By: Will Burchfield

J.D. Martinez understands baseball’s a business. He knows what happens off the field is beyond his control.

But if it were up to him, the Tigers’ right fielder would play the rest of his career in the city where he’s made his name.

“I love Detroit. They gave me the opportunity when no other team did, and for that I’m grateful. I would love to stay here my whole career,” Martinez said. “But obviously that’s something that’s hard to kind of plan out and for it to happen, so you just gotta have faith in God and go wherever he sends me.”

Martinez was signed by the Tigers in the 2014 offseason after being released by the Astros. He tallied 23 home runs and a .912 OPS in his debut season and hasn’t looked back since, establishing himself as one of the best offensive outfielders in the game.

But a potential Tigers’ rebuild, precipitated by GM Al Avila’s season-ending comments last November, thrust Martinez and a number of his high-profile teammates into trade rumors throughout the 2016-17 offseason. For Martinez, 29, the situation is further complicated by the fact that he is line for a massive raise in free agency next winter, a raise the Tigers are unlikely to give him.

“Obviously, you never want to hear that kind of stuff. You never want to be traded, especially on a team like Detroit (where) I find myself at home,” Martinez said. “But it is what it is. It’s baseball. It’s a business, I understand completely. I try not to think about it, just go out there and prepare for February 15, whether it’s here or anywhere else.”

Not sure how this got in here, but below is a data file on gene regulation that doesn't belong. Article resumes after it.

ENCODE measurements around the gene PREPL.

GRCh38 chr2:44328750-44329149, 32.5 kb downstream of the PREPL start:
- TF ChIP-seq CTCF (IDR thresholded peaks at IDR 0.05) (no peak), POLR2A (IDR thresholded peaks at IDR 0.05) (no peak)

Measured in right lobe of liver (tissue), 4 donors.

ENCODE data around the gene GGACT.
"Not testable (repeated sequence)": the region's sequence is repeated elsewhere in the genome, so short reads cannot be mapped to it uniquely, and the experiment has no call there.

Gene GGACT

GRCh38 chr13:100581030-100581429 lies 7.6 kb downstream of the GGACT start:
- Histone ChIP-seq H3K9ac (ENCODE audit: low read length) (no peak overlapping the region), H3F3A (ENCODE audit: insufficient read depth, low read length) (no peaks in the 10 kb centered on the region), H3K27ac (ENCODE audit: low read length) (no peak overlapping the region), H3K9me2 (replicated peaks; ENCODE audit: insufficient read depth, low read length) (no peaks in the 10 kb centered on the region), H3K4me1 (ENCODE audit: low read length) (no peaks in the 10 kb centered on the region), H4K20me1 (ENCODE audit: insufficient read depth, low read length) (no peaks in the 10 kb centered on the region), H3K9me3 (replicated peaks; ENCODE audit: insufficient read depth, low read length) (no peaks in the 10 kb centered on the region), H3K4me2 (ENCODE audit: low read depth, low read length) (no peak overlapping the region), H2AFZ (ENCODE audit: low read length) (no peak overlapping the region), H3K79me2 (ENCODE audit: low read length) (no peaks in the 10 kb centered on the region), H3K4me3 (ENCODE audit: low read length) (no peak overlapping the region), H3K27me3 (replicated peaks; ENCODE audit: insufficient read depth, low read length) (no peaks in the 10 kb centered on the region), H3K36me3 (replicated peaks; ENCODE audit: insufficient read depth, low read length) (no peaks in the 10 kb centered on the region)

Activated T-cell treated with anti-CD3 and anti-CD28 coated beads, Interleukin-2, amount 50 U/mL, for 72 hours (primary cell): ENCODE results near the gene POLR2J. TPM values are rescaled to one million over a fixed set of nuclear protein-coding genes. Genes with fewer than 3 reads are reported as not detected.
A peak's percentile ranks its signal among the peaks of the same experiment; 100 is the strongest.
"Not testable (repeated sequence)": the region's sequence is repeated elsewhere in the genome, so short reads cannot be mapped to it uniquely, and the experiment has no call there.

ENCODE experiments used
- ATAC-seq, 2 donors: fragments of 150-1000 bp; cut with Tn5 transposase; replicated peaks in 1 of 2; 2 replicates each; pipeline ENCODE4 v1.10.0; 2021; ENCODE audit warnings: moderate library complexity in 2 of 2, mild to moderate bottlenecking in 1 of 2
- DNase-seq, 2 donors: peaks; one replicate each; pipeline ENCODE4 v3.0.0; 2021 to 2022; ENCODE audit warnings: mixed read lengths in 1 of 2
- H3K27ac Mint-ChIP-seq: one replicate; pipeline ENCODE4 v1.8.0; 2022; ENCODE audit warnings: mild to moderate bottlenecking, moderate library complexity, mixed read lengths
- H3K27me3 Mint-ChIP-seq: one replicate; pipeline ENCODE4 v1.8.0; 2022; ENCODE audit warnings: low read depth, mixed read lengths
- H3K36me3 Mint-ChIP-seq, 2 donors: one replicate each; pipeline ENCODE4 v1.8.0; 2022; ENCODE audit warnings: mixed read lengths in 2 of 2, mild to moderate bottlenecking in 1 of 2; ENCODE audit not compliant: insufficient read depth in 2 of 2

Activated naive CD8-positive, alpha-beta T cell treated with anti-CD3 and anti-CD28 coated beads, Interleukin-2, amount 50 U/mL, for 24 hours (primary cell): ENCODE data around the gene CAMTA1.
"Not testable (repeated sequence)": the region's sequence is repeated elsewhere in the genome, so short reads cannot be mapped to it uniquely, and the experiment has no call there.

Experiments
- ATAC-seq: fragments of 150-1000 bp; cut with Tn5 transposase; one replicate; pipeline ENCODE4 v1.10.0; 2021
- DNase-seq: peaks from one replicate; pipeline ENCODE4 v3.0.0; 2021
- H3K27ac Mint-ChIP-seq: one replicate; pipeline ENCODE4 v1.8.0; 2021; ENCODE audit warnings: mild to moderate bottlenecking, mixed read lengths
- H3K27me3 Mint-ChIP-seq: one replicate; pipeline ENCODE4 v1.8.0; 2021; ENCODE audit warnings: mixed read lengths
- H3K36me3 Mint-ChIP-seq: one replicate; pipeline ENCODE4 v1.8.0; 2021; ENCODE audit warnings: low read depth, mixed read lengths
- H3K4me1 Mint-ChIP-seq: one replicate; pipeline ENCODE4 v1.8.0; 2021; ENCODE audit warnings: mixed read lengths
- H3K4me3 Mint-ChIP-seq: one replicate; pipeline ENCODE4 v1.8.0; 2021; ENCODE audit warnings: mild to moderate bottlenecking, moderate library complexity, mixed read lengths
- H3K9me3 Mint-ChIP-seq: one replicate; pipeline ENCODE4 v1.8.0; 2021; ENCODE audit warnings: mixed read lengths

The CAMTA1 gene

Ian Kinsler, whose name was swirling in rumors right there with J.D.’s, took the same approach.

“You just kind of ride it out, see what happens. At the time, obviously you don’t want to be traded. I wanted to stay in Detroit. I like it here, I’ve been playing good here, it’s fun to play in front of the fans here, so I don’t want to go anywhere,” he said. “But at the same time, it is a business and Al needs to make decisions based on that.”

The Tigers’ great offseason makeover ultimately never came to be, much to the relief of Kinsler and Martinez.

“I like this team, I like this city, I like the group of guys that we have. I think we’re going to be good,” Kinsler said. “If I had a magic eight ball come trade deadline, I think Al’s hands are going to be handcuffed. I don’t know if he’s going to be able to make too many moves, I think we’re going to be in a good position.”

All along, both Martinez and Kinsler understood Avila wasn’t going to make trades simply to save money. The GM told them as much when last season came to a close.

“He wasn’t just trading players left and right, trying to dump players,” Martinez said. “He was looking for specific kind of players and specific prospects to bring into this organization and he wasn’t able to get them. So you know what? We’re back here today and hopefully we’re all here on Opening Day and we’re ready to go. I like our team, I like the chances we have.”


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